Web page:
Specimens showing groups of simple, prismatic, compositionally zoned crystals of plagioclase comprising the three triclinic pinacoids and reaching 1 cm in length were found in the early years of quarrying at Prospect.

Minerals of the Pegmatite and Microdolerite Schlieren

Within the large schlieren parallel to the upper margin of the intrusion there is considerable development of vugs which are lined with well formed crystals of a variety of late-stage minerals crystallized from residual hydrothermal solutions.

An observed paragenetic sequence of these minerals, based on the close examination of several hundred specimens in the collections of the Australian Museum, Albert Chapman, Barry Cole and George Dale (all of Sydney), is presented in Table 1.


Analcime NaAl[Si.sub.2][O.sub.6] [multiplied by] [H.sub.2]O

Analcime is the only zeolite found in any abundance at Prospect and forms an essential component of the coarse analcime dolerite (teschenite) comprising the upper part of the intrusion. However, the analcime in the dolerite itself forms only small anhedral masses characteristic of late-stage deposition in cavities between the earlier crystallized species and it is only in vugs that specimens of interest to the collector occur.

Prospect analcime usually forms simple white trapezohedrons reaching a maximum diameter of 4 cm, although most are less than 1 cm. Crystals usually occur thickly encrusting vug walls or, more rarely, as scattered individuals on dolerite matrix. Since it was the first of the late-stage minerals to crystallize, analcime is rarely found alone in vugs. Crystals are often overgrown by later minerals (especially prehnite) and hence good specimens are relatively uncommon. However, specimens of analcime showing only minor subsequent crystallization of prehnite, natrolite, spherulitic siderite, or honey-yellow calcite have been found.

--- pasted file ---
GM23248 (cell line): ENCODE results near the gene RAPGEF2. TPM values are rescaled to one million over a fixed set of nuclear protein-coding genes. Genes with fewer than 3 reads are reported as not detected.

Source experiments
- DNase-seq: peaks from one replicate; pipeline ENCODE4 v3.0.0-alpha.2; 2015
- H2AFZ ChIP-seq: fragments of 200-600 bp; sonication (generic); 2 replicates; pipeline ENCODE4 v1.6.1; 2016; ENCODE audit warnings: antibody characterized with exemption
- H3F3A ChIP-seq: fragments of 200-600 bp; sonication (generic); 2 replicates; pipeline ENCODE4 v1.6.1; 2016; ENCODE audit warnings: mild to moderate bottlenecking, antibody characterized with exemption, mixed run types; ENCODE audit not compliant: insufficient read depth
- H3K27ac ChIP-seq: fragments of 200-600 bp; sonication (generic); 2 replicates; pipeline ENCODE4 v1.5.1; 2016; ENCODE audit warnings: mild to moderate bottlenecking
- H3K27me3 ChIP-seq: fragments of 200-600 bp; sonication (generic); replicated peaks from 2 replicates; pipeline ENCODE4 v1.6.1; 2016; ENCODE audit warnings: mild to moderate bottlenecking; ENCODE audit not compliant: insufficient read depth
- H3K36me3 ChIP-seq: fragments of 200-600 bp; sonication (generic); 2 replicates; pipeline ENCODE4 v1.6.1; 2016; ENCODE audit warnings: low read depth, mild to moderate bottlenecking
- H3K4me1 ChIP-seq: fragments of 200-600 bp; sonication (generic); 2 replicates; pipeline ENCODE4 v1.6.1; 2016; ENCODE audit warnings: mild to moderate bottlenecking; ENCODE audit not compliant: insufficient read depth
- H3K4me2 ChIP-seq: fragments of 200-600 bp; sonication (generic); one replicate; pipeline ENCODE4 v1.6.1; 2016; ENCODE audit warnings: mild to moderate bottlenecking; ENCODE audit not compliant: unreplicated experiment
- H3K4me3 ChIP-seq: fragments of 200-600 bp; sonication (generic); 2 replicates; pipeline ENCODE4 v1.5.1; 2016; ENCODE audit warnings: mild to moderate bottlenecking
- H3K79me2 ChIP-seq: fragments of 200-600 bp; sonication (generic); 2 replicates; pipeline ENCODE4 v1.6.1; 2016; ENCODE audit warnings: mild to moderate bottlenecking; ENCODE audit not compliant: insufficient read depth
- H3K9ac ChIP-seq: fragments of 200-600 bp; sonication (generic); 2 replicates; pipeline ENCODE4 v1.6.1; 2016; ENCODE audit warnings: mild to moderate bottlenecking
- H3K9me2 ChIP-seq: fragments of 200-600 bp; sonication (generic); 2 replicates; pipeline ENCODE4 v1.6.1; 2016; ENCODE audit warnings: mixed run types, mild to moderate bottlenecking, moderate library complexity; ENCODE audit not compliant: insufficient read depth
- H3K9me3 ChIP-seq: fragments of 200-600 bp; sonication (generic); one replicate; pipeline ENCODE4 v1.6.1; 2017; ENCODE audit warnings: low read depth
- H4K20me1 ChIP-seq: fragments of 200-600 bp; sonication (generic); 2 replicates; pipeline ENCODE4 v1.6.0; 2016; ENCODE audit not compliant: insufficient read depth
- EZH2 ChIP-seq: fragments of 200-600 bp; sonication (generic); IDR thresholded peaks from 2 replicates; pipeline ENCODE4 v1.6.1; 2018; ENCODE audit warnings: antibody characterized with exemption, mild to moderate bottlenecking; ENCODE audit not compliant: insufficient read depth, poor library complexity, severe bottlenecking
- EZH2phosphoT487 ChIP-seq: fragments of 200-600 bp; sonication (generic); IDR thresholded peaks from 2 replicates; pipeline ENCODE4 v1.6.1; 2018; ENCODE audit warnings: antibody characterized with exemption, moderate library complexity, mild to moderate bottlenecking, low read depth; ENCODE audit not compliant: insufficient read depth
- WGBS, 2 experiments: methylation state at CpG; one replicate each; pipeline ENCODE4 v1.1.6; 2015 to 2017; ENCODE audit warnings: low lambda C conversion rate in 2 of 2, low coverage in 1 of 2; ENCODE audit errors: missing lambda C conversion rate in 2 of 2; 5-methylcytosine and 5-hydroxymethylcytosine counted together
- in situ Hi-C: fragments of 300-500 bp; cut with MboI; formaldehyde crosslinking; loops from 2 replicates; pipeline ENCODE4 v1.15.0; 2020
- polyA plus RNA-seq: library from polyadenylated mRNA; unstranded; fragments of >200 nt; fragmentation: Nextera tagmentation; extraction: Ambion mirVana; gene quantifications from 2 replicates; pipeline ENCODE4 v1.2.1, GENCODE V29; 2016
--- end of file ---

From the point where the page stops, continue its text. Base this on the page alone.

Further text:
Microcrystals of analcime to 50 [micro] m in diameter have also been found deposited on prehnite and, when present on the b{010} faces, these crystals appear to have been preferentially nucleated along incipient {001} cleavages.

Apophyllite A[Ca.sub.4][Si.sub.8][O.sub.20](Z) [multiplied by] 8[H.sub.2]O

Apophyllite is relatively uncommon in the Prospect intrusion. It is usually associated with pectolite as crystals showing at least two distinctly different habits and is often very pale pink in color.

Aragonite CaC[O.sub.3]

Aragonite is the least common of the carbonate species in the Prospect intrusion. Specimens in the Australian Museum collection show small, violet, columnar masses of strontian aragonite infilling prehnite-lined vugs, or deposited on analcime. No crystals have been observed.

Barite BaS[O.sub.4]

Barite was the last of the minerals to crystallize in the vugs. It is very rare and specimens are only found very occasionally. It has been observed as tabular white crystals in parallel groups to I cm across on drusy siderite (Australian Museum specimen D35330), rosettes of pale brown, transparent, tabular crystals to 4 mm across on white calcite (Australian Museum specimen D38535) and similar rosettes on drusy marcasite (George Dale collection) from the sheared gabbroic dolerite exposed between the Widemere and Prospect quarries.

Calcite CaC[O.sub.3]

Apart from prehnite, calcite is the most common of the late-stage minerals in the Prospect intrusion. It is common as vein and joint fillings which occasionally extend into and even beyond the chilled basalt margin. However, calcite is most spectacular as crystallizations on earlier minerals in vugs in the schlieren, where both habit and color vary considerably.